The Tigray fighters "likely possess a variety of anti-aircraft capable weapons, including rocket-propelled grenades, anti-tank weapons, low-caliber anti-aircraft artillery, and man-portable air-defense systems," or MANPADS, which could reach up to 25,000 feet above ground level, the FAA advisory says.
New Delhi's air still 'very poor' despite emergency measures
NEW DELHI (AP) — Air pollution remained extremely high in the Indian capital on Thursday, a day after authorities closed schools indefinitely and shut some power stations to reduce smog that has blanketed the city for much of the month.
New Delhi's air quality remained "very poor," according to SAFAR, India's main environmental monitoring agency. The concentration of tiny airborne particles less than 2.5 microns in diameter — known as PM 2.5 — neared 300 micrograms per cubic meter in some parts of the city, it said.
The World Health Organization designates the maximum safe level as 25. The tiny particles can lodge in the lungs and other organs, causing long-term health damage.
New Delhi, a city of 20 million, is one of the world's most polluted cities. Air quality often hits hazardous levels during the winter, when the burning of crop residue in neighboring states coincides with lower temperatures that trap smoke. The smoke travels to New Delhi, obscuring the sky.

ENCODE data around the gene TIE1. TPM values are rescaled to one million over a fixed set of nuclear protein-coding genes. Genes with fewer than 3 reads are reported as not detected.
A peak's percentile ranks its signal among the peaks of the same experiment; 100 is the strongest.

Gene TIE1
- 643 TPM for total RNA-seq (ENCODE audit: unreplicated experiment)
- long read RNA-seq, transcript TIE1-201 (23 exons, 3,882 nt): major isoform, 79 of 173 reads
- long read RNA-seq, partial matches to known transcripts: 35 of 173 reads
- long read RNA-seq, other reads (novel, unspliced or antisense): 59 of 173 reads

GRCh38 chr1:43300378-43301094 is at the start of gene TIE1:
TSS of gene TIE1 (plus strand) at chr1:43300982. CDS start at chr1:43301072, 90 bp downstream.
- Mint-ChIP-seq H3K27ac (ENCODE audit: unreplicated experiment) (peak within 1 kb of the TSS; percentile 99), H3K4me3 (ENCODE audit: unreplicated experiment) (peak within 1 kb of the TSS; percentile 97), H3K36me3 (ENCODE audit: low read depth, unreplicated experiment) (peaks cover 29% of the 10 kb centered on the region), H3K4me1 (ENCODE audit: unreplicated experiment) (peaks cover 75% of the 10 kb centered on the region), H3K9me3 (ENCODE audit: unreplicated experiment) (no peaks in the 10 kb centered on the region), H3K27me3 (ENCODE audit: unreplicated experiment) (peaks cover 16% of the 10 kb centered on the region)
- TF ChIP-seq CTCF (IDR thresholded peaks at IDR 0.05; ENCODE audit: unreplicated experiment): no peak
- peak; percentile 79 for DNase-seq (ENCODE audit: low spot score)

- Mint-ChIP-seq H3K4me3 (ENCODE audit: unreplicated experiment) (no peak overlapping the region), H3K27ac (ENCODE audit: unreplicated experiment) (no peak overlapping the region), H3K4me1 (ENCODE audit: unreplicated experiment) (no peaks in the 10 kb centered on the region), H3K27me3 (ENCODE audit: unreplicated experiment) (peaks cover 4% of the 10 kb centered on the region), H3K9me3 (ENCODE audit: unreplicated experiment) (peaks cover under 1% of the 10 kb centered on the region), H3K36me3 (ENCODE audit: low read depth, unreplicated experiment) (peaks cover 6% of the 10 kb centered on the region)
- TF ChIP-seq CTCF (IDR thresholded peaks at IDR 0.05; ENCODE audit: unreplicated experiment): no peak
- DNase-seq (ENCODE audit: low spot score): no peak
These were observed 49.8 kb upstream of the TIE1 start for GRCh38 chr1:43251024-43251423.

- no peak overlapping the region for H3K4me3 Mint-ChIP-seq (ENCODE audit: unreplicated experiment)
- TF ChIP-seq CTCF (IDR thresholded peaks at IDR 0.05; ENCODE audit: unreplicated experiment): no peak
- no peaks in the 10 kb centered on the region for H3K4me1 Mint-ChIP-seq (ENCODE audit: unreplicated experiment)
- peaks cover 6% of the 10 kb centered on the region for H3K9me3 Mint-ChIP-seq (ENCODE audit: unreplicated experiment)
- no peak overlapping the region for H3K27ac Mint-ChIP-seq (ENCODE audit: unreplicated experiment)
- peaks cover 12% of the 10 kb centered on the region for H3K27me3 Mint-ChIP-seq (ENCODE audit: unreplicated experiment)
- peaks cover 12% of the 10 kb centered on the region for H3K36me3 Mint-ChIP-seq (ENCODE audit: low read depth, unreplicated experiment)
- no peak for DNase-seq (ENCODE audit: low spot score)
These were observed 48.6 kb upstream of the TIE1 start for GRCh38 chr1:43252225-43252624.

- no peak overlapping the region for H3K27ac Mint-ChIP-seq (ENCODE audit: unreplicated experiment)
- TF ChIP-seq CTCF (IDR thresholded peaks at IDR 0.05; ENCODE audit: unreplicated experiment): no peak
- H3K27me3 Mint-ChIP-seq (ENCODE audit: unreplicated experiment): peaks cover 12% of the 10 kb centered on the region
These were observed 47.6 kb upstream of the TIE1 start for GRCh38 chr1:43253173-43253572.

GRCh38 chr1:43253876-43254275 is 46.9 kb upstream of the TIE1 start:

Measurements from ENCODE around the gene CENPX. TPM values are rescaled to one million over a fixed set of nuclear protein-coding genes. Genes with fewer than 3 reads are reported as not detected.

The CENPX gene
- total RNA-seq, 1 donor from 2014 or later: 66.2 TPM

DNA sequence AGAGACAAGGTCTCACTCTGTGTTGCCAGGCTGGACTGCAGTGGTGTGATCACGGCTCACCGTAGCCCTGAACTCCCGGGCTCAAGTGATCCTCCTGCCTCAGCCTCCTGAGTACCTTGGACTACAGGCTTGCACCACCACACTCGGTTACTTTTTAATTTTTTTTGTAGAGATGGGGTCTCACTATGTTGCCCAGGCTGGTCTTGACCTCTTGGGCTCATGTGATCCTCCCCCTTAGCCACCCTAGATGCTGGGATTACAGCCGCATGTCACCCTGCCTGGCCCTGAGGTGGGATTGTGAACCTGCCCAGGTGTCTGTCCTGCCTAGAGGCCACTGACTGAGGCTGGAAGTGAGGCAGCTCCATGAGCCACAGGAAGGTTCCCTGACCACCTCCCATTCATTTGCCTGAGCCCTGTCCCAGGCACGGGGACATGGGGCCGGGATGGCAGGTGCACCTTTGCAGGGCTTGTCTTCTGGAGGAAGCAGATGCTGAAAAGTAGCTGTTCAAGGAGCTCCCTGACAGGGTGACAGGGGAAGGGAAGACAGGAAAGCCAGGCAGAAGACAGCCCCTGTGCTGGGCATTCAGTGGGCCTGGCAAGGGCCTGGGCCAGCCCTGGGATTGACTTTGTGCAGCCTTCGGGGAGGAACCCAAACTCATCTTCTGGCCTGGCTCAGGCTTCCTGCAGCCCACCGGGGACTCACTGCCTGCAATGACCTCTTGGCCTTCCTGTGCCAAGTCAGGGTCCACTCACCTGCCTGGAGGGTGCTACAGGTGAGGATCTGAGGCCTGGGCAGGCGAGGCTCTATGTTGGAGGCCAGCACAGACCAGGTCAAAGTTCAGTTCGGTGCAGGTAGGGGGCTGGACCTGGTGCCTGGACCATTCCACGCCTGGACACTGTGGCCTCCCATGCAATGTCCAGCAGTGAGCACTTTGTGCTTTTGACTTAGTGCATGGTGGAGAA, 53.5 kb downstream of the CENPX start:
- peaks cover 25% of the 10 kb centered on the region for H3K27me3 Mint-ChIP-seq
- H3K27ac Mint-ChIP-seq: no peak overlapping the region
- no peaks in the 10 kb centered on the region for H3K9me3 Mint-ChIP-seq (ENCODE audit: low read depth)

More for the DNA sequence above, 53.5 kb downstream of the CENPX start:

Emergency measures went into effect on Wednesday in an attempt to stem the health crisis.
Rapper Young Dolph fatally shot at Tennessee cookie shop
MEMPHIS, Tenn. (AP) — Rapper Young Dolph, widely admired in the hip-hop community for his authenticity and fierce independence, was shot and killed Wednesday inside a beloved local cookie shop in his hometown of Memphis, Tennessee, authorities said.
Police tweeted they had no information to release about a possible suspect in the shooting, which took place at Makeda's Cookies near Memphis International Airport.
"The tragic shooting death of rap artist Young Dolph serves as another reminder of the pain that violent crime brings with it," Memphis Mayor Jim Strickland said in a statement.
The Daily Memphian newspaper reported that Young Dolph's cousin, Mareno Myers, said the 36-year-old rapper had been in town since Monday visiting an aunt who has cancer and was also giving out Thanksgiving turkeys.
"He was inside (Makeda's), and somebody just rolled up on him and took his life," Myers said.